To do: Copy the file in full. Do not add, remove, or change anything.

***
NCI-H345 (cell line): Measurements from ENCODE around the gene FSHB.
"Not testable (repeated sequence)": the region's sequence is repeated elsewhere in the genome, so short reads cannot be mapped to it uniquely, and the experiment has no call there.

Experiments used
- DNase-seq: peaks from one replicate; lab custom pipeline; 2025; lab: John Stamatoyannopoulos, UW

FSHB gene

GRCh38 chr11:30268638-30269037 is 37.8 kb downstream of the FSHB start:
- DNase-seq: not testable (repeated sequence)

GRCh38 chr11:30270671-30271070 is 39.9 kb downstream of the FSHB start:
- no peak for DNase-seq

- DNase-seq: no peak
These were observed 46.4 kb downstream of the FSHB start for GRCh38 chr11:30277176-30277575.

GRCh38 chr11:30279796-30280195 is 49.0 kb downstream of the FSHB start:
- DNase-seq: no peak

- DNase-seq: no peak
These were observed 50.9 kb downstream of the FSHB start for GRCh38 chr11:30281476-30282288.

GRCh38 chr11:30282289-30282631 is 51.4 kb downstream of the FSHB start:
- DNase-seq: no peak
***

NCI-H345 (cell line): Measurements from ENCODE around the gene FSHB.
"Not testable (repeated sequence)": the region's sequence is repeated elsewhere in the genome, so short reads cannot be mapped to it uniquely, and the experiment has no call there.

Experiments used
- DNase-seq: peaks from one replicate; lab custom pipeline; 2025; lab: John Stamatoyannopoulos, UW

FSHB gene

GRCh38 chr11:30268638-30269037 is 37.8 kb downstream of the FSHB start:
- DNase-seq: not testable (repeated sequence)

GRCh38 chr11:30270671-30271070 is 39.9 kb downstream of the FSHB start:
- no peak for DNase-seq

- DNase-seq: no peak
These were observed 46.4 kb downstream of the FSHB start for GRCh38 chr11:30277176-30277575.

GRCh38 chr11:30279796-30280195 is 49.0 kb downstream of the FSHB start:
- DNase-seq: no peak

- DNase-seq: no peak
These were observed 50.9 kb downstream of the FSHB start for GRCh38 chr11:30281476-30282288.

GRCh38 chr11:30282289-30282631 is 51.4 kb downstream of the FSHB start:
- DNase-seq: no peak